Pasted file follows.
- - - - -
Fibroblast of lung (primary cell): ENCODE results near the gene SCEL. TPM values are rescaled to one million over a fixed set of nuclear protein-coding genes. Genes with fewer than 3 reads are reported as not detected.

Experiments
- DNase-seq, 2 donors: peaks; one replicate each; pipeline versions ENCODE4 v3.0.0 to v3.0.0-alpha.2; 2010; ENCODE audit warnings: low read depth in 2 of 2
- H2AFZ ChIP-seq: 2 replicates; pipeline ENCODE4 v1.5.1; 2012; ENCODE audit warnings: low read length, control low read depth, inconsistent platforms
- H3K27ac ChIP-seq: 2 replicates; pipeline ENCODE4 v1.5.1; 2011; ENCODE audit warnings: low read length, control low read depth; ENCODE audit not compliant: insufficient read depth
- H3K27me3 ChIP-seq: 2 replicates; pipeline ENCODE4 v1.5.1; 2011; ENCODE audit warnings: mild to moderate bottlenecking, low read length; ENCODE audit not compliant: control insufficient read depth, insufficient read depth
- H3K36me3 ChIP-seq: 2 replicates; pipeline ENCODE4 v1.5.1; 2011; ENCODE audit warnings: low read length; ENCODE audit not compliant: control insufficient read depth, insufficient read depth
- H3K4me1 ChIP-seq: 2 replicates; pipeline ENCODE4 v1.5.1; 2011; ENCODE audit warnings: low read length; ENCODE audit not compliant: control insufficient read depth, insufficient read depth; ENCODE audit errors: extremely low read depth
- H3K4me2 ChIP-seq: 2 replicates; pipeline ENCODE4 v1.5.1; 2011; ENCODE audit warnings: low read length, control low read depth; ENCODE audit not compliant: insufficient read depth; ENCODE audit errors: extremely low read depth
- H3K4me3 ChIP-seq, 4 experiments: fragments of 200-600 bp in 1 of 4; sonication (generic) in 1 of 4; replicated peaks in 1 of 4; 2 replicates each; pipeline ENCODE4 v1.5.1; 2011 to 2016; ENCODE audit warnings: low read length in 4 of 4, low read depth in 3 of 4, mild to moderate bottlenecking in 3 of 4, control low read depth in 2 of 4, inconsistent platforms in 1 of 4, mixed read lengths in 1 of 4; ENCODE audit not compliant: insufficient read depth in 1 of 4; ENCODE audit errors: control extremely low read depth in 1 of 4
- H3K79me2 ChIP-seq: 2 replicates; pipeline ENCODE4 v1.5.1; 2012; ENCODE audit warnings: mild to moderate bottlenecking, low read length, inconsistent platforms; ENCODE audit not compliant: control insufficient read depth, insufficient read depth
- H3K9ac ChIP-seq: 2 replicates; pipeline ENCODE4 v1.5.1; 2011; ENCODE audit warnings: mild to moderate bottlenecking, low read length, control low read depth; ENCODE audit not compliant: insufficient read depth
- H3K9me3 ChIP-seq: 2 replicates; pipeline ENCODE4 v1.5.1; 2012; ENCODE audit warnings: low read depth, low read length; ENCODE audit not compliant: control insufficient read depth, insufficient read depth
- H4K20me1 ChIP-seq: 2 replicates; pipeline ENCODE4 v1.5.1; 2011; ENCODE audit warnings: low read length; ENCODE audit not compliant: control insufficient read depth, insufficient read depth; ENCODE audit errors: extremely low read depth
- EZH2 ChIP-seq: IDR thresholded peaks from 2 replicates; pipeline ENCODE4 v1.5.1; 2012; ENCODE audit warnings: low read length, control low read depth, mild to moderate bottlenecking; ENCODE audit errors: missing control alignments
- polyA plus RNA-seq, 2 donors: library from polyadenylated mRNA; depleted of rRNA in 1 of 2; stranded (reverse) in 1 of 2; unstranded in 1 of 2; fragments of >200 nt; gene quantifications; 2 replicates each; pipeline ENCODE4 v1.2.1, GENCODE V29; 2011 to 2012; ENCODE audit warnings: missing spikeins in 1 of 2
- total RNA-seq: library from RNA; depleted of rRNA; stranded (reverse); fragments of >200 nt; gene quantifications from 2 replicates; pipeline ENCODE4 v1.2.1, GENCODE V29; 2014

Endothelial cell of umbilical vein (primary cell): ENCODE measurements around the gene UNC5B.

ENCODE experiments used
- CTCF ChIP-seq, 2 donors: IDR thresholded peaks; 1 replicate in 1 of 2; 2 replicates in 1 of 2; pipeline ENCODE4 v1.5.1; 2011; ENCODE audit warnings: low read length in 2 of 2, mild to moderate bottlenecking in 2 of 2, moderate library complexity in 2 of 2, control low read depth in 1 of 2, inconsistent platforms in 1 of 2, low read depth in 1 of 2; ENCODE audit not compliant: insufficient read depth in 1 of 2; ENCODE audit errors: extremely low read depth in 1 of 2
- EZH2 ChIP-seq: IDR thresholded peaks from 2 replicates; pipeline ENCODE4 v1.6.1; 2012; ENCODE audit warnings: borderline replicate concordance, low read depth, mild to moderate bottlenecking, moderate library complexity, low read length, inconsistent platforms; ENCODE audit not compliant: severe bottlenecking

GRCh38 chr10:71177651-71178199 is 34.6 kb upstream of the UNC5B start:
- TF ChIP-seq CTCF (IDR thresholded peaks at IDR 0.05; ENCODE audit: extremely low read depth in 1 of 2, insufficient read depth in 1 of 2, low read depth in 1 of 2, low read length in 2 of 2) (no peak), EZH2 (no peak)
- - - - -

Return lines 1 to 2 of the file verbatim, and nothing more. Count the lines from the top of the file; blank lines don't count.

Fibroblast of lung (primary cell): ENCODE results near the gene SCEL. TPM values are rescaled to one million over a fixed set of nuclear protein-coding genes. Genes with fewer than 3 reads are reported as not detected.

Experiments